Vehicle UI and Information-Visualization Design
Figure 6 shows alternative ways of showing tabular organizations of the default display, including the use of arrows, alphanumeric displays, Chernoff faces, symbols depicted with color-coded outlines vs. solid disks of color, and alternative choices for displays. Some displays might be required legally, while others might represent personal preferences. Note that social engineering might come into play. For example, drivers might see displays of their performance or safety record, e.g., trends of exceeding the speed limit, in order to encourage proper behavior. This data might be relayed to gasoline pumps. The driver whose record is good might receive a lower price for gasoline, thus turning performance data into an economic benefit. Considerable refinement and evaluation through focus groups and user testing would determine which approaches were worth further investigation, especially preference and performance differences related to culture, age, gender, education, etc. For example, typical culture/language text-reading directions suggest that display-column sequence or individual symbols might be reversed left-to-right for Europeanlanguage text readers vs. right-to-left-reading languages such as Arabic or Hebrew. Figure 7 shows two alternative situations in which co-branded informational/persuasive communication might be merged and displayed. This alternative shows a presumably required set in the left-most column, a driver-customized set in the second-from-the left column, and a set of "sponsored" signs in the third column. The appearance of these commercial signs indicates the possibility of branding and loyalty systems playing a significant role in what traditionally have been "pure" information displays. For example, when the fuel level reaches a warning or unsatisfactory state, these additional symbols might appear to remind the driver that he/she might also locate the preferred fuel vendor, "refuel" on food, and perhaps seek a preferred roadside reststop. Special coupons or offers might appear to encourage certain behaviors. The right column shows a set of required signs indicating the current driving gear, status of forward lights, and turn indicator. Signs would/could be in dynamic blinking, flashing, or other animated states, including pulsing size changes typical of many computer UI and IV designs. The navigation map indicates that sources of food and fuel would be indicated for both generic and sponsored or "branded"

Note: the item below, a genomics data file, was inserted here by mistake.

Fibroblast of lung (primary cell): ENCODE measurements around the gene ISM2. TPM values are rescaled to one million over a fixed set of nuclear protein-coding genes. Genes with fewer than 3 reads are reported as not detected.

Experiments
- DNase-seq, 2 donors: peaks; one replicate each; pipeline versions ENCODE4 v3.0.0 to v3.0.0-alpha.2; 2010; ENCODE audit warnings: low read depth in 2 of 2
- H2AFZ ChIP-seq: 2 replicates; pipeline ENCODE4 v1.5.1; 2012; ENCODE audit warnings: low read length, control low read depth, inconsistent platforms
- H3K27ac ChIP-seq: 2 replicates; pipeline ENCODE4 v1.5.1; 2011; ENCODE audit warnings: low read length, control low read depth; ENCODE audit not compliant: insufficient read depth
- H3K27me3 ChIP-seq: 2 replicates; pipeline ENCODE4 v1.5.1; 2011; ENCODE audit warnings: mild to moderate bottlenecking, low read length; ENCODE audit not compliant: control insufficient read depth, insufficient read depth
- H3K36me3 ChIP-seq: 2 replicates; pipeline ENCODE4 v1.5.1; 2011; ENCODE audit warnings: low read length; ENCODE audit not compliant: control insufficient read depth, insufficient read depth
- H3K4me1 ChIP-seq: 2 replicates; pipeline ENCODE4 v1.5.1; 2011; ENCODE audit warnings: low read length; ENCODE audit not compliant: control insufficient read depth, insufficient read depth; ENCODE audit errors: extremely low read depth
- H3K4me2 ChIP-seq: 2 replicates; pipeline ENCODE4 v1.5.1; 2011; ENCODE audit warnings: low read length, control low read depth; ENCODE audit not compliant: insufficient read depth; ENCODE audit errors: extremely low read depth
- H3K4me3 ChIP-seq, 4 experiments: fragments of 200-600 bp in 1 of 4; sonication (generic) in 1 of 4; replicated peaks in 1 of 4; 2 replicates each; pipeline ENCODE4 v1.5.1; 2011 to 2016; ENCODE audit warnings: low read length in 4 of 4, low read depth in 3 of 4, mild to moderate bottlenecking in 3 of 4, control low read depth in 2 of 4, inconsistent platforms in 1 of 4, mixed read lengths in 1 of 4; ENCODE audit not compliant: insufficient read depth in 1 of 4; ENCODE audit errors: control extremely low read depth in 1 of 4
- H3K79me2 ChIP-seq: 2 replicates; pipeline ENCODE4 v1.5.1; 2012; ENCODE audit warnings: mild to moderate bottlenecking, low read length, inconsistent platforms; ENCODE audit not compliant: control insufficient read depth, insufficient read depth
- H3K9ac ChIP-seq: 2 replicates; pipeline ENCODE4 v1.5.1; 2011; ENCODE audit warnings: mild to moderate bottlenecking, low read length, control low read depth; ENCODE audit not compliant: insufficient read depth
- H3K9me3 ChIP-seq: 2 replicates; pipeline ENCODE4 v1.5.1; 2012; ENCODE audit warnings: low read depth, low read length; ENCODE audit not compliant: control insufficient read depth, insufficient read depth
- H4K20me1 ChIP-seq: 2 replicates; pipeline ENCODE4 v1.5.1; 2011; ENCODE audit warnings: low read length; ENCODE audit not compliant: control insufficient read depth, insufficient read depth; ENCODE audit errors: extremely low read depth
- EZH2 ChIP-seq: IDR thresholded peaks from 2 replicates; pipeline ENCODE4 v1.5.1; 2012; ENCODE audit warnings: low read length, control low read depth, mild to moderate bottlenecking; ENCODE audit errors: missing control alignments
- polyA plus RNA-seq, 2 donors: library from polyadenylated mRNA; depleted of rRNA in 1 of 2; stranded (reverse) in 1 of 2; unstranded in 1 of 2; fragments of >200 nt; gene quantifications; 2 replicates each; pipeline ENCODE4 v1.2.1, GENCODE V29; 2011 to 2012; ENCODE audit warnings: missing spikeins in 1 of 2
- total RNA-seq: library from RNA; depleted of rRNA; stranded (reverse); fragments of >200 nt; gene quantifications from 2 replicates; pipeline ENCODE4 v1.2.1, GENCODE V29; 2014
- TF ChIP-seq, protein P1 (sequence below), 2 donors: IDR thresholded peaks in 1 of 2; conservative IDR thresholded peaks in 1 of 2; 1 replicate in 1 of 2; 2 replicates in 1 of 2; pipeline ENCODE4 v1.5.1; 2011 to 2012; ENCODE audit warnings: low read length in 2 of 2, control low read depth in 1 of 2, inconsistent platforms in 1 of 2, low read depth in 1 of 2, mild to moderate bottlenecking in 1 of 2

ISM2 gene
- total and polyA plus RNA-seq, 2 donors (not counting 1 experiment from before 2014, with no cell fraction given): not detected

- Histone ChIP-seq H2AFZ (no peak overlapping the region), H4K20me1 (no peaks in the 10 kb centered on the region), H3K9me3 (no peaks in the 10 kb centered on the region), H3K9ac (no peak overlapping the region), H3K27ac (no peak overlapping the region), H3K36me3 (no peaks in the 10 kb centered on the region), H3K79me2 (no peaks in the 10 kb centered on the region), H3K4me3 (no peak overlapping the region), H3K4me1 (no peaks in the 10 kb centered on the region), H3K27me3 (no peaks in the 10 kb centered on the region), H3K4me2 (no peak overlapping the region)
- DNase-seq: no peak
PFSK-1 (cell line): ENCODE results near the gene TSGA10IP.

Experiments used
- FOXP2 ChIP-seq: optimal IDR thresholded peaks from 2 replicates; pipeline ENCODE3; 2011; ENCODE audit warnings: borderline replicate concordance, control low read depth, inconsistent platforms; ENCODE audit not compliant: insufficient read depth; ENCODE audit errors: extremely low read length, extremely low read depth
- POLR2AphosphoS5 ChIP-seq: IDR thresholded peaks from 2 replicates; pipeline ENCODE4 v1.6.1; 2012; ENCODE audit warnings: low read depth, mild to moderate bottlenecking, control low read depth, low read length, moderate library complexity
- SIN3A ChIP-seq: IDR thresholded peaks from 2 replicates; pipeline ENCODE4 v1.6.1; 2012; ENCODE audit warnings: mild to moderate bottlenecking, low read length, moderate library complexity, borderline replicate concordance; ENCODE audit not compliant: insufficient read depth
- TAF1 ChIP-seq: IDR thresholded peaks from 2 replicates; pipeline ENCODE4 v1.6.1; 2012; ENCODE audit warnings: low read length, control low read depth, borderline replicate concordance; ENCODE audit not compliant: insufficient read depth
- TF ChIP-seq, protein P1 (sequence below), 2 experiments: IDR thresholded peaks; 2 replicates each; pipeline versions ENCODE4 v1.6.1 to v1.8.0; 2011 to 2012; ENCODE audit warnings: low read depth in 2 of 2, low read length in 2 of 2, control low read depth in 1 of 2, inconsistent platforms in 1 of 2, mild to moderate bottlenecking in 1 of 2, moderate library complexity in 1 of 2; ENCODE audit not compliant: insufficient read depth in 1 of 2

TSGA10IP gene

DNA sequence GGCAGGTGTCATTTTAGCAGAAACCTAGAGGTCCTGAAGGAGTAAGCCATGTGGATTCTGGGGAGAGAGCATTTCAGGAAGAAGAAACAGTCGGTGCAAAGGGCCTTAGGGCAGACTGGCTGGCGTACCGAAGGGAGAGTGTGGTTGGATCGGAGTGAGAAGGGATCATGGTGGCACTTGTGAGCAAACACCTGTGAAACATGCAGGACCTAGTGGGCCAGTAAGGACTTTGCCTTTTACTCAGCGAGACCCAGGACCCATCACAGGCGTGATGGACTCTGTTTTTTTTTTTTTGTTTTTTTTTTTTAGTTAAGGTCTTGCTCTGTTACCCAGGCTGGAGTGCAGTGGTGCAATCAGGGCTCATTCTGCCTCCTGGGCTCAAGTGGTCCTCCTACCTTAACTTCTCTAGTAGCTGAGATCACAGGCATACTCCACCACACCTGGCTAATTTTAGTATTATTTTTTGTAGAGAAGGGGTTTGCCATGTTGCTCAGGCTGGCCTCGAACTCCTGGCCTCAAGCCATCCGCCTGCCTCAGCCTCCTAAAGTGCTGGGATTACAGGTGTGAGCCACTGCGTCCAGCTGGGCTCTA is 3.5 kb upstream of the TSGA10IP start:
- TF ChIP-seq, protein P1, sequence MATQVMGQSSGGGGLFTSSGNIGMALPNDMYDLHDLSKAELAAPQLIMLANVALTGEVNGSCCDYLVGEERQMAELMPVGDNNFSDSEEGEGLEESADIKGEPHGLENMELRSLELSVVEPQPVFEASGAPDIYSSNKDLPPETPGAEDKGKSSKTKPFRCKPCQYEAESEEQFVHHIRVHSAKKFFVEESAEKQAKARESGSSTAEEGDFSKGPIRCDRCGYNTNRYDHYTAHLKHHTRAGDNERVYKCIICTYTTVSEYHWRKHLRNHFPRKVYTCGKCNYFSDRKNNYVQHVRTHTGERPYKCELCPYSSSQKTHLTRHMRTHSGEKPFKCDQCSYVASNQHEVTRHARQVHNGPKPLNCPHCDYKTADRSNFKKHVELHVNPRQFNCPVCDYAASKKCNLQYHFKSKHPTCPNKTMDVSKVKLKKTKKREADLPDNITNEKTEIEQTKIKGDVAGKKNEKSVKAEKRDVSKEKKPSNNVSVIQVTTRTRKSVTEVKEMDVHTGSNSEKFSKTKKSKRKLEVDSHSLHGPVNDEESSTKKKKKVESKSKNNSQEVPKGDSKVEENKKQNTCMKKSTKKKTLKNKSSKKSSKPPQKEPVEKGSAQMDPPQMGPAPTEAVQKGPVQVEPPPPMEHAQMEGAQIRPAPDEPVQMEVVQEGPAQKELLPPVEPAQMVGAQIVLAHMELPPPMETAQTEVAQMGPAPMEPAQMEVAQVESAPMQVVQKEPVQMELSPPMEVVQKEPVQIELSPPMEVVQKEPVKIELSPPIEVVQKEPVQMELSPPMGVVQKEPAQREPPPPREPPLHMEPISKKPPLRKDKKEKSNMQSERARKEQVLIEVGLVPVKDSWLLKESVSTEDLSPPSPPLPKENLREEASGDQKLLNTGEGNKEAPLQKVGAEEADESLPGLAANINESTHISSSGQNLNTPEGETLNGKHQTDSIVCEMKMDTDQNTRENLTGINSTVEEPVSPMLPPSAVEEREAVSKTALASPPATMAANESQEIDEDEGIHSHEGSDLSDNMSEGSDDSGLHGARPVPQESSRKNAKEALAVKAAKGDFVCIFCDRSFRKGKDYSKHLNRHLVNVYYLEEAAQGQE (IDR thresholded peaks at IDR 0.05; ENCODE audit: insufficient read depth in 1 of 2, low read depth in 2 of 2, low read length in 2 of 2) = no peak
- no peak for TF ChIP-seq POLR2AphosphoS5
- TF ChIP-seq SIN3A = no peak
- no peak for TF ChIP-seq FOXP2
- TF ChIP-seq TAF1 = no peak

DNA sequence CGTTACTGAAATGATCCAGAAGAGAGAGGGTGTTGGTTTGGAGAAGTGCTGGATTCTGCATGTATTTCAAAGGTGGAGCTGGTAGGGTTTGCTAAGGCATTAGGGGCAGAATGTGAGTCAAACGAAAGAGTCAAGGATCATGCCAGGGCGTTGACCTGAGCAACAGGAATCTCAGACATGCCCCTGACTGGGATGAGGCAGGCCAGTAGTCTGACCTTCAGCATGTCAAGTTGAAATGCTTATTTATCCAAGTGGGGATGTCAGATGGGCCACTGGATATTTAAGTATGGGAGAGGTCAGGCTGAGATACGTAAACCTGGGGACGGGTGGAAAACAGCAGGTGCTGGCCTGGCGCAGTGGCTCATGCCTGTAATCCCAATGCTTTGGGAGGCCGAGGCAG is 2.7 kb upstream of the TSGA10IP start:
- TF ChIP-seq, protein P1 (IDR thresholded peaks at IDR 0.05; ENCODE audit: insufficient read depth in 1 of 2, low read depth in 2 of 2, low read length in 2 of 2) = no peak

Figure 7: Vehicle information visualizations with co-branded persuasive communication elements 5 Conclusion Vehicle product/service design requires improved cross-cultural communication in UI and IV development. Large-area, dynamic, relatively low-cost LCD displays make radically different designs possible. Consequently, innovative UI+IV thinking, including cross-cultural analysis and design, and exploration of human factors and visualization issues beyond the traditional concerns of usabil i ty must be considered more integrally in all development phases. Developers wi l l need check-lists, templates, and guidelines. Having a better understanding of syntactic possibilities, the mappings of culture dimensions to UI components, as well as to such dimensions as trust or intelligence, will inform designers, enabling them to make better decisions about usability, aesthetics, and emotional experience, and to design better vehicle UIs and IVs.